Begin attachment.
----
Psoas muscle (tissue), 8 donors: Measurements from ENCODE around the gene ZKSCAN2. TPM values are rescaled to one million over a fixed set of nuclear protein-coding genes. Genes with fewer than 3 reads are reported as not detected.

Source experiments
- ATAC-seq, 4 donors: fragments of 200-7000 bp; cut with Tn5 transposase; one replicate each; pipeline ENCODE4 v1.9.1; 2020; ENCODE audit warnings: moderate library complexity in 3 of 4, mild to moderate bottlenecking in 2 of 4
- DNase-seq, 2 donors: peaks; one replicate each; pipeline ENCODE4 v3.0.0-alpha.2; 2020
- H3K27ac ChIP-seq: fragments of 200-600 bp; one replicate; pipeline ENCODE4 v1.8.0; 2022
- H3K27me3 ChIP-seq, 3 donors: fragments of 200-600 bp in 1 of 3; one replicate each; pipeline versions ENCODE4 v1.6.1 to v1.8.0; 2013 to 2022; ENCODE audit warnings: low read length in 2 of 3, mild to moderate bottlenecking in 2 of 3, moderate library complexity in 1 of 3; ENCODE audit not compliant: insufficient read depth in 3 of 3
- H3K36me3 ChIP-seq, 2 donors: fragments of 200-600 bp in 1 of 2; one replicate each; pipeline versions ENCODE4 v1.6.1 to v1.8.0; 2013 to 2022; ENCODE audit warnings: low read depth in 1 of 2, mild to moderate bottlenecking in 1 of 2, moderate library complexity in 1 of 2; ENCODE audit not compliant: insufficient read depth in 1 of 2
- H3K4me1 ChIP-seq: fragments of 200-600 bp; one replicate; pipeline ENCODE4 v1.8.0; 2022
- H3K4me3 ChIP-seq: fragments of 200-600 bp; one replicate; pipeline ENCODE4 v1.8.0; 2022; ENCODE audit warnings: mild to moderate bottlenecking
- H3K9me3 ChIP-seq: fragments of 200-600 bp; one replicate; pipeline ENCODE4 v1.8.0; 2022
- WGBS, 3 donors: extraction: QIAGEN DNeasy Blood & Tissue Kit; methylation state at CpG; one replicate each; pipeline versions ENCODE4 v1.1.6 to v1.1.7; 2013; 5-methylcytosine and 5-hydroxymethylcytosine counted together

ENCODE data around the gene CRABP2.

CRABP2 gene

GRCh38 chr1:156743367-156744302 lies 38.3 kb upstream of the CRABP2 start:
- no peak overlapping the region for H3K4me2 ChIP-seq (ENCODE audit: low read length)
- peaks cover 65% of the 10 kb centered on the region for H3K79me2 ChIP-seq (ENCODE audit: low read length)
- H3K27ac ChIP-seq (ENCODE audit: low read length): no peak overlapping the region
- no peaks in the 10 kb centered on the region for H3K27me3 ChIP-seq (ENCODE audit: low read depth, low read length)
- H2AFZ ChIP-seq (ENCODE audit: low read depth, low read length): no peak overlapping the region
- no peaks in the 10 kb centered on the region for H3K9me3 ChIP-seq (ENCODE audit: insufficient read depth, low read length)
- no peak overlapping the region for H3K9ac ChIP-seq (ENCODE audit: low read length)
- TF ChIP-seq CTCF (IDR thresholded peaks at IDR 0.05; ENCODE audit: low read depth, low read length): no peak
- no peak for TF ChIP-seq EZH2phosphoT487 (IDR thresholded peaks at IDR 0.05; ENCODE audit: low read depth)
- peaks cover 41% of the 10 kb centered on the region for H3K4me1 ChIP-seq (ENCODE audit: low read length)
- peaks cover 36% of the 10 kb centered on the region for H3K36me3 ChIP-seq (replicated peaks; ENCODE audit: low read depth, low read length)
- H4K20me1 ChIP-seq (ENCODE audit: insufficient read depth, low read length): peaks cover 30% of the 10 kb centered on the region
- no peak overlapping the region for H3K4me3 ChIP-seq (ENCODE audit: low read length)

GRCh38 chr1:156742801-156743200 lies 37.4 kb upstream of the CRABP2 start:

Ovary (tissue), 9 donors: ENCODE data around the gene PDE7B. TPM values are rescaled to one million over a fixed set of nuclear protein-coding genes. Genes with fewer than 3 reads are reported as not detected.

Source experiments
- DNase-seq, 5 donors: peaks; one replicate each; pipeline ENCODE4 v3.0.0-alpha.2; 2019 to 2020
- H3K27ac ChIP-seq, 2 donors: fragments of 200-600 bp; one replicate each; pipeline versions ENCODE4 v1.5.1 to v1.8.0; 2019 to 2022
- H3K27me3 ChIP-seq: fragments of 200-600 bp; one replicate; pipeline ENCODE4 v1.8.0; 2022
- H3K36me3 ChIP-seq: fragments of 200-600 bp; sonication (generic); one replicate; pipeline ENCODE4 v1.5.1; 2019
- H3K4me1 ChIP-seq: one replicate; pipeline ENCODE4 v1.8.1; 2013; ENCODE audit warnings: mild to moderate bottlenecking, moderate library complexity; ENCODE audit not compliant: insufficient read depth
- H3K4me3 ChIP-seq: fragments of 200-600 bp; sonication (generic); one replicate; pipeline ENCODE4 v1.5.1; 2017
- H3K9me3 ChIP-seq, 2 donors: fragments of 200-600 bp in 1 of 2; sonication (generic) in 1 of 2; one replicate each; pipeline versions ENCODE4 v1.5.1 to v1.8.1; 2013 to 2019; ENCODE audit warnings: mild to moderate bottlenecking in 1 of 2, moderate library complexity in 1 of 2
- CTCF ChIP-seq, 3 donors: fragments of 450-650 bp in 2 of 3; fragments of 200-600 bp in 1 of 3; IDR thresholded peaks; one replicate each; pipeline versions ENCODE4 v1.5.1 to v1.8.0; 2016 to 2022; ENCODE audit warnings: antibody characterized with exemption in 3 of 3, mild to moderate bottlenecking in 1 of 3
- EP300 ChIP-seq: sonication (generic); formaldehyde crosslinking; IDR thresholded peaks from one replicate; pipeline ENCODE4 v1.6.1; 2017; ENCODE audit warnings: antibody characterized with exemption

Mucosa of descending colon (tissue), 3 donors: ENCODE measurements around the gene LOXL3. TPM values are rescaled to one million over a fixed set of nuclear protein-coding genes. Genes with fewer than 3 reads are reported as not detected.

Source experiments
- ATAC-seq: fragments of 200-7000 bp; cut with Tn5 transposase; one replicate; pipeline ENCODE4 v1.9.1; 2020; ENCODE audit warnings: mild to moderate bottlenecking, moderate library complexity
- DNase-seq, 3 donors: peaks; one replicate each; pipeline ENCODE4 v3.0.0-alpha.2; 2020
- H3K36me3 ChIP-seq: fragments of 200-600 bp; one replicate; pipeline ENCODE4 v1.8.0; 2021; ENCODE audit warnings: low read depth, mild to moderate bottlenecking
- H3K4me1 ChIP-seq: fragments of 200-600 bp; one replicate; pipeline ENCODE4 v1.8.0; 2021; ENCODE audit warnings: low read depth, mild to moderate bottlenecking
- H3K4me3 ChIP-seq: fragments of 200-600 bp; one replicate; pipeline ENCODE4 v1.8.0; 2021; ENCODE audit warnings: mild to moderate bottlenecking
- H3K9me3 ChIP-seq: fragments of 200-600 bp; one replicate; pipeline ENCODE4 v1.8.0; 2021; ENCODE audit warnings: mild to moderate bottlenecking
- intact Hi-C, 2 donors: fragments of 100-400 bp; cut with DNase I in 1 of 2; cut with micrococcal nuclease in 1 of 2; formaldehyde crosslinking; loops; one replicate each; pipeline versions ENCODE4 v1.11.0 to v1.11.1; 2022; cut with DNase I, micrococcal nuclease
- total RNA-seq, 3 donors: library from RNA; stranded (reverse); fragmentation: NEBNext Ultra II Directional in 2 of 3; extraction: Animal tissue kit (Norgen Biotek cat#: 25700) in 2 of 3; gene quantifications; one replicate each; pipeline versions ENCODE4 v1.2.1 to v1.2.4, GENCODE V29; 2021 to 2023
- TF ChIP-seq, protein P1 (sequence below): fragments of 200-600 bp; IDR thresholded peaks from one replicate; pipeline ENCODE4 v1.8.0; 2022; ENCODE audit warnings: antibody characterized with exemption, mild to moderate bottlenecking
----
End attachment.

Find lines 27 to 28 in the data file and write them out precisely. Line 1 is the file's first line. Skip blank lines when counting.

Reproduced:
- no peak overlapping the region for H3K4me3 ChIP-seq (ENCODE audit: low read length)

GRCh38 chr1:156742801-156743200 lies 37.4 kb upstream of the CRABP2 start: